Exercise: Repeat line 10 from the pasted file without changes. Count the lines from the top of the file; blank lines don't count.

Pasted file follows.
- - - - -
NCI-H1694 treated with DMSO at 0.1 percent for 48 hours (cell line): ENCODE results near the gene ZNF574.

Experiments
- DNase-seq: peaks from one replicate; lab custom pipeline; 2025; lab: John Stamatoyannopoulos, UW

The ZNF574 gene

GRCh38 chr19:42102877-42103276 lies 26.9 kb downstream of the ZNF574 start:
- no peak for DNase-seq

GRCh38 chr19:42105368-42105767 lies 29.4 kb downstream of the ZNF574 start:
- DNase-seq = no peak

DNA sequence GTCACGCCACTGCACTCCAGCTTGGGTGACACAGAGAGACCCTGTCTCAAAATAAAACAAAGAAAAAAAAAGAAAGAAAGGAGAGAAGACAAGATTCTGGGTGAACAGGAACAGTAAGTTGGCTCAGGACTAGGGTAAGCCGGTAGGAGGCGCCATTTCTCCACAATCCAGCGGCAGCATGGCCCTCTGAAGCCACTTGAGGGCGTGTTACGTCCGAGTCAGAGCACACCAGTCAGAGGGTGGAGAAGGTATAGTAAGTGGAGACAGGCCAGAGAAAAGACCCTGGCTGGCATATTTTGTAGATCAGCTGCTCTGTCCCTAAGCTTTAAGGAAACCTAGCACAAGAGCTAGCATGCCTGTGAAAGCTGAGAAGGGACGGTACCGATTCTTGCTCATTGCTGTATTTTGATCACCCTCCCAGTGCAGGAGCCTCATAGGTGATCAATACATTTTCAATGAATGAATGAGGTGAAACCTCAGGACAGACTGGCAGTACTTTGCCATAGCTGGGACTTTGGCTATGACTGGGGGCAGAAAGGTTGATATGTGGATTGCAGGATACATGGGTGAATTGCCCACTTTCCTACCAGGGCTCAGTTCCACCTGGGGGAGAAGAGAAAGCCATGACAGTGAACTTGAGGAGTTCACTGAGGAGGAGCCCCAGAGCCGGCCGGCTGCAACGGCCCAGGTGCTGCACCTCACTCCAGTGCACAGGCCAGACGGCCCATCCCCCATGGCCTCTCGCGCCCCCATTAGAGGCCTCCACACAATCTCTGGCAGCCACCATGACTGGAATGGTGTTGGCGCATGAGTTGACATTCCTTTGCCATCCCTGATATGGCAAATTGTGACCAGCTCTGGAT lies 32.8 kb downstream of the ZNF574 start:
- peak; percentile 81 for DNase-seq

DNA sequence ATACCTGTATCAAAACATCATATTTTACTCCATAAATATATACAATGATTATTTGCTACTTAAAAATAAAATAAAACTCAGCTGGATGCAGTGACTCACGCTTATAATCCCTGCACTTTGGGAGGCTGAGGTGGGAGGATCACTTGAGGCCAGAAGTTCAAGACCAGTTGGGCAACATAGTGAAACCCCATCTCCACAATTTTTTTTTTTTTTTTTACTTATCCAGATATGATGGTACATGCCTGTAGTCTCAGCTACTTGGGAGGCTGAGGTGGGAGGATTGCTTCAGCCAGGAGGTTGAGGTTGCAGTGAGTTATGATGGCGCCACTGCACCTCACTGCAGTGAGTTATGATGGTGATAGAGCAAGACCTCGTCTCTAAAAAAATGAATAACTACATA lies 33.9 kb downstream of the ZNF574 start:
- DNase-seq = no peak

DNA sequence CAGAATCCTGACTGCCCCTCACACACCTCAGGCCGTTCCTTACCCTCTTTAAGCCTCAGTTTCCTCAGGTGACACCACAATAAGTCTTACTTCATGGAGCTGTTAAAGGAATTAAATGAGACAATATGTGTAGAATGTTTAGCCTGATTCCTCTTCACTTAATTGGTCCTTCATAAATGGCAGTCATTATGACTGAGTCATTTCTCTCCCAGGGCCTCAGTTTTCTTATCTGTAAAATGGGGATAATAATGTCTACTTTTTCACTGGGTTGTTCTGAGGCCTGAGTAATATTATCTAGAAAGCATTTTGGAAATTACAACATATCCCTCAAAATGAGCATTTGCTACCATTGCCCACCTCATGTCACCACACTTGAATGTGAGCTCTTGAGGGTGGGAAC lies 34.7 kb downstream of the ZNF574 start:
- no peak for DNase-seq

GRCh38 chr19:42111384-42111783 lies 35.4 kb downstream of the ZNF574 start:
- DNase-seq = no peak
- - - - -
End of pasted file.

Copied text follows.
- peak; percentile 81 for DNase-seq